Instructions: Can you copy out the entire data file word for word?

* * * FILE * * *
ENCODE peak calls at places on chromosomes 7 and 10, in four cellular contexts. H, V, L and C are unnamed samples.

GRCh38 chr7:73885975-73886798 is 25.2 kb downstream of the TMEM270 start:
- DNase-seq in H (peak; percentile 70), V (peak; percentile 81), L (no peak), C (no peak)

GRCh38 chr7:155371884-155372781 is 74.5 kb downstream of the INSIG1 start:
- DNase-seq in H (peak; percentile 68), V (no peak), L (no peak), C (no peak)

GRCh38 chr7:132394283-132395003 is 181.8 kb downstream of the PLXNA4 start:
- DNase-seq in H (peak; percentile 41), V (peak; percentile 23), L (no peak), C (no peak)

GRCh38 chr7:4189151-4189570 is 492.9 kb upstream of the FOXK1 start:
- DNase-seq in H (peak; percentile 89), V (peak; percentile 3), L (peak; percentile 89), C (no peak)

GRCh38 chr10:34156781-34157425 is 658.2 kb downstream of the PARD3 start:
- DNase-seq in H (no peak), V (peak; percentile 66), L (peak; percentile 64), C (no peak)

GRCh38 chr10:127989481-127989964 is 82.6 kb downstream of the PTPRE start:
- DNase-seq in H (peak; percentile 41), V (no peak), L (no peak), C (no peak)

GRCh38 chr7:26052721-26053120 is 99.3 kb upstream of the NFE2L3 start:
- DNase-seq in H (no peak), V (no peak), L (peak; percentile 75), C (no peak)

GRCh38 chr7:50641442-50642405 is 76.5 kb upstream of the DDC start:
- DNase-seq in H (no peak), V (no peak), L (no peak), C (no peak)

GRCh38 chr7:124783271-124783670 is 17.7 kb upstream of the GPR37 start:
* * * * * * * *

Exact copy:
ENCODE peak calls at places on chromosomes 7 and 10, in four cellular contexts. H, V, L and C are unnamed samples.

GRCh38 chr7:73885975-73886798 is 25.2 kb downstream of the TMEM270 start:
- DNase-seq in H (peak; percentile 70), V (peak; percentile 81), L (no peak), C (no peak)

GRCh38 chr7:155371884-155372781 is 74.5 kb downstream of the INSIG1 start:
- DNase-seq in H (peak; percentile 68), V (no peak), L (no peak), C (no peak)

GRCh38 chr7:132394283-132395003 is 181.8 kb downstream of the PLXNA4 start:
- DNase-seq in H (peak; percentile 41), V (peak; percentile 23), L (no peak), C (no peak)

GRCh38 chr7:4189151-4189570 is 492.9 kb upstream of the FOXK1 start:
- DNase-seq in H (peak; percentile 89), V (peak; percentile 3), L (peak; percentile 89), C (no peak)

GRCh38 chr10:34156781-34157425 is 658.2 kb downstream of the PARD3 start:
- DNase-seq in H (no peak), V (peak; percentile 66), L (peak; percentile 64), C (no peak)

GRCh38 chr10:127989481-127989964 is 82.6 kb downstream of the PTPRE start:
- DNase-seq in H (peak; percentile 41), V (no peak), L (no peak), C (no peak)

GRCh38 chr7:26052721-26053120 is 99.3 kb upstream of the NFE2L3 start:
- DNase-seq in H (no peak), V (no peak), L (peak; percentile 75), C (no peak)

GRCh38 chr7:50641442-50642405 is 76.5 kb upstream of the DDC start:
- DNase-seq in H (no peak), V (no peak), L (no peak), C (no peak)

GRCh38 chr7:124783271-124783670 is 17.7 kb upstream of the GPR37 start: